Neurogenesis in myriapods and chelicerates and its importance for understanding arthropod relationships

Angelika Stollewerk*, Ariel D. Chipman

*Corresponding author for this work

Research output: Contribution to journalArticlepeer-review

44 Scopus citations

Abstract

Several alternative hypotheses on the relationships between the major arthropod groups are still being discussed. We reexamine here the chelicerate/myriapod relationship by comparing previously published morphological data on neurogenesis in the euarthropod groups and presenting data on an additional myriapod (Strigamia maritima). Although there are differences in the formation of neural precursors, most euarthropod species analyzed generate about 30 single neural precursors (insects/crustaceans) or precursor groups (chelicerates/myriapods) per hemisegment that are arranged in a regular pattern. The genetic network involved in recruitment and specification of neural precursors seems to be conserved among euarthropods. Furthermore, we show here that neural precursor identity seems to be achieved in a similar way. Besides these conserved features we found 2 characters that distinguish insects/crustaceans from myriapods/chelicerates. First, in insects and crustaceans the neuroectoderm gives rise to epidermal and neural cells, whereas in chelicerates and myriapods the central area of the neuroectoderm exclusively generates neural cells. Second, neural cells arise by stem-cell-like divisions of neuroblasts in insects and crustaceans, whereas groups of mainly postmitotic neural precursors are recruited for the neural fate in chelicerates and myriapods. We discuss whether these characteristics represent a sympleisiomorphy of myriapods and chelicerates that has been lost in the more derived Pancrustacea or whether these characteristics are a synapomorphy of myriapods and chelicerates, providing the first morphological support for the Myriochelata group.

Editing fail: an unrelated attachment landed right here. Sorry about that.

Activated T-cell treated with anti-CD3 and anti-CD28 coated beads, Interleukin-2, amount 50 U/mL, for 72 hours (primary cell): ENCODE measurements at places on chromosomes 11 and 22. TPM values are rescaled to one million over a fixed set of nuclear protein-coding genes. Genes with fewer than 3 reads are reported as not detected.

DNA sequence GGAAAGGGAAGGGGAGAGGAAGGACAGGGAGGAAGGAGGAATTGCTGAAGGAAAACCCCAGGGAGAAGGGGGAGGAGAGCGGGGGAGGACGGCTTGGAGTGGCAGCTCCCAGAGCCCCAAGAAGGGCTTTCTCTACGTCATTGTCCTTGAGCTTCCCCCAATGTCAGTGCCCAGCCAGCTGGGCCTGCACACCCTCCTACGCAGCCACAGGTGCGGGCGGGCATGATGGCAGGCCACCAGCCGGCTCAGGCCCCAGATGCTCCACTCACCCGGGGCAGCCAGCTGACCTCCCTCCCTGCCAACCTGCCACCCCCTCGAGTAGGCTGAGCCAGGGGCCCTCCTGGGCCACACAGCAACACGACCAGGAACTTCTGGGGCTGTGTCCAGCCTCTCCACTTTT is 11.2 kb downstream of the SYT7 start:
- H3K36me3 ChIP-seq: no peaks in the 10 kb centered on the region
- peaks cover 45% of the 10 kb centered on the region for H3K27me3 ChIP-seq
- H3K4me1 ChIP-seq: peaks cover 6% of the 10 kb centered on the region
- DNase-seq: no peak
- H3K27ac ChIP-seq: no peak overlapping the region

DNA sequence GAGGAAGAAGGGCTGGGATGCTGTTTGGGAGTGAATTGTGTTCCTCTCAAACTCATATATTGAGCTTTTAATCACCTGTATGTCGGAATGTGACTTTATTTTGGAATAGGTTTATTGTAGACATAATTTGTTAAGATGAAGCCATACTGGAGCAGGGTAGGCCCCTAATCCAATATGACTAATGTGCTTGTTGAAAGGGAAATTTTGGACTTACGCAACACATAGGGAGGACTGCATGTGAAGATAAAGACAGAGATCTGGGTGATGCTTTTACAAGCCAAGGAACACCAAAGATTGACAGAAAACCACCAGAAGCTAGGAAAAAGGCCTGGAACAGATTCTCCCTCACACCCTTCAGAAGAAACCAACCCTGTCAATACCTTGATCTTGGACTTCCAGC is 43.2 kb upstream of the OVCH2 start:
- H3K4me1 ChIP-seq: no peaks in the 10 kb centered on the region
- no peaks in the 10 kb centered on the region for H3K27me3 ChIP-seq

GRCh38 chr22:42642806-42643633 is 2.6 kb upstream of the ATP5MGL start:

Original languageAmerican English
Pages (from-to)195-206
Number of pages12
JournalIntegrative and Comparative Biology
Volume46
Issue number2
DOIs
StatePublished - 2006
Externally publishedYes

Bibliographical note

Funding Information:
We thank the organizers of the symposium for the opportunity to present our work. We are grateful to Michael Akam and Pat Simpson for providing lab space and for helpful discussions. Thanks to Pat Simpson for critical reading of the manuscript. The Deutsche Forschungsgemeinschaft (A.S.) and Federation of European Biochemical Societies (A.D.C.) supported this research.

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